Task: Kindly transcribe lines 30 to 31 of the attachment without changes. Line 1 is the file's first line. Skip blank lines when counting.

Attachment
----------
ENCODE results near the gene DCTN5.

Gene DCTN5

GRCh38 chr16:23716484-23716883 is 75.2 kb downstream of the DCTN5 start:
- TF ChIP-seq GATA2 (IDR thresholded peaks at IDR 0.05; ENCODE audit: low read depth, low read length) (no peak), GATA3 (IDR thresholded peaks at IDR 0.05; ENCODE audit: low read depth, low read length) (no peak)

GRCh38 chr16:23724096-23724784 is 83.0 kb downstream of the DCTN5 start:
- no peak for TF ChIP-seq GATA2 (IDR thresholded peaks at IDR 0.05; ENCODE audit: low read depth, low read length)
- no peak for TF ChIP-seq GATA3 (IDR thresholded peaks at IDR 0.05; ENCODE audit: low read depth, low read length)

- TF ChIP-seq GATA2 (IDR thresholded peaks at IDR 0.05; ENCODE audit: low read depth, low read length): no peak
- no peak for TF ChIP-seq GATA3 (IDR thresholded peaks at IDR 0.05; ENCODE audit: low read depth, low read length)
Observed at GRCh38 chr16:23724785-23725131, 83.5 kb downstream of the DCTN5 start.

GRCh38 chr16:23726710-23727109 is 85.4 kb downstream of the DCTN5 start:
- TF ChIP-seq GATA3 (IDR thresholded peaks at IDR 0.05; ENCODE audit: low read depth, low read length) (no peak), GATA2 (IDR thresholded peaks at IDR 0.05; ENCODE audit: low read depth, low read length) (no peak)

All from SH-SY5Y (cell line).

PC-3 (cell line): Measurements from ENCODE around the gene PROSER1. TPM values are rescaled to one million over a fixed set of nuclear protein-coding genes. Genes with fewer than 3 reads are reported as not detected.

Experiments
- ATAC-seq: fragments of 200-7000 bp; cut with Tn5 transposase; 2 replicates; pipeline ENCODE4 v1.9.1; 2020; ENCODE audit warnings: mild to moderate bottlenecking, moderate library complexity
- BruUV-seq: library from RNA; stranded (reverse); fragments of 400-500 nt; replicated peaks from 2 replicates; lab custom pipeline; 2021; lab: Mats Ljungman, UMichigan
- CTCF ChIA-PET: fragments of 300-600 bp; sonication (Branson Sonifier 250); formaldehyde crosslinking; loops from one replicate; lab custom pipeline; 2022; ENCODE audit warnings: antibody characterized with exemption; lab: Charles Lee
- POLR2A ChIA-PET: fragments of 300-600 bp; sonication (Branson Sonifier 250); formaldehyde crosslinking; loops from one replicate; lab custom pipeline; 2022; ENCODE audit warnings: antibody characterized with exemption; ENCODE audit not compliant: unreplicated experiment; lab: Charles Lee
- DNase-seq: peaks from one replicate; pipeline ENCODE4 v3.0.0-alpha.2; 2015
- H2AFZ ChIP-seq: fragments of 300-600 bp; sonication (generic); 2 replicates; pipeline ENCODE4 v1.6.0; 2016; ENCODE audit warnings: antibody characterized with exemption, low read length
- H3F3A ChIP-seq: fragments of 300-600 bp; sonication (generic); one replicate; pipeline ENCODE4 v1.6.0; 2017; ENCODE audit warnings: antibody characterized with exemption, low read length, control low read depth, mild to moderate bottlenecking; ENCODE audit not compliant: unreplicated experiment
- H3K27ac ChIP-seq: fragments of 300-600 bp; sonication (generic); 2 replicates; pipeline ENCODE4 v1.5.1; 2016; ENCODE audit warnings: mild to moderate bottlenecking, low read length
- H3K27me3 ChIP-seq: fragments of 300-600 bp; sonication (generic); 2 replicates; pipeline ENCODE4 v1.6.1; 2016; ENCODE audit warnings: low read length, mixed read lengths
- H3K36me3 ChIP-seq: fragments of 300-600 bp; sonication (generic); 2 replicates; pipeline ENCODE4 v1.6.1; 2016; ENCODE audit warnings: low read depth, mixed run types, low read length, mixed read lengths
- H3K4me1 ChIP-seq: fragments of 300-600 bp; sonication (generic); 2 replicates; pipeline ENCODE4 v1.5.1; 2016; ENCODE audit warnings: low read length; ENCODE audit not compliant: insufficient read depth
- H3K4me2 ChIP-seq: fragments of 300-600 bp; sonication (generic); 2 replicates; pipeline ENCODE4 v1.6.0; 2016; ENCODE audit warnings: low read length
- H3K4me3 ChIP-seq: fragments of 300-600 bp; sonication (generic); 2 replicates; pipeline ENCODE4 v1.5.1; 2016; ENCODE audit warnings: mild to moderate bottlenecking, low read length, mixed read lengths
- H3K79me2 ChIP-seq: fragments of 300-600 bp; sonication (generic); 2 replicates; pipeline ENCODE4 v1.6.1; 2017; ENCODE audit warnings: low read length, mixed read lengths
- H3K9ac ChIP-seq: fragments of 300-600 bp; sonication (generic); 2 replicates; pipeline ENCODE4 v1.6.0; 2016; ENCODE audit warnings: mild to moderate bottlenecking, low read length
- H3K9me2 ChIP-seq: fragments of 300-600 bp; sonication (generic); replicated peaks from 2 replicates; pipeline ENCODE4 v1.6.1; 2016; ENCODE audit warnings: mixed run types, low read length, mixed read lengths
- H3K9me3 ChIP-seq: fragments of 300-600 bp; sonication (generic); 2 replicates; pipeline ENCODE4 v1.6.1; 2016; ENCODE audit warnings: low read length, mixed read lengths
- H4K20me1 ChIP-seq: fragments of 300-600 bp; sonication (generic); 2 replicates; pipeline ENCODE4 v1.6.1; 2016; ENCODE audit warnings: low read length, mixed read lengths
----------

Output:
- H3K9ac ChIP-seq: fragments of 300-600 bp; sonication (generic); 2 replicates; pipeline ENCODE4 v1.6.0; 2016; ENCODE audit warnings: mild to moderate bottlenecking, low read length
- H3K9me2 ChIP-seq: fragments of 300-600 bp; sonication (generic); replicated peaks from 2 replicates; pipeline ENCODE4 v1.6.1; 2016; ENCODE audit warnings: mixed run types, low read length, mixed read lengths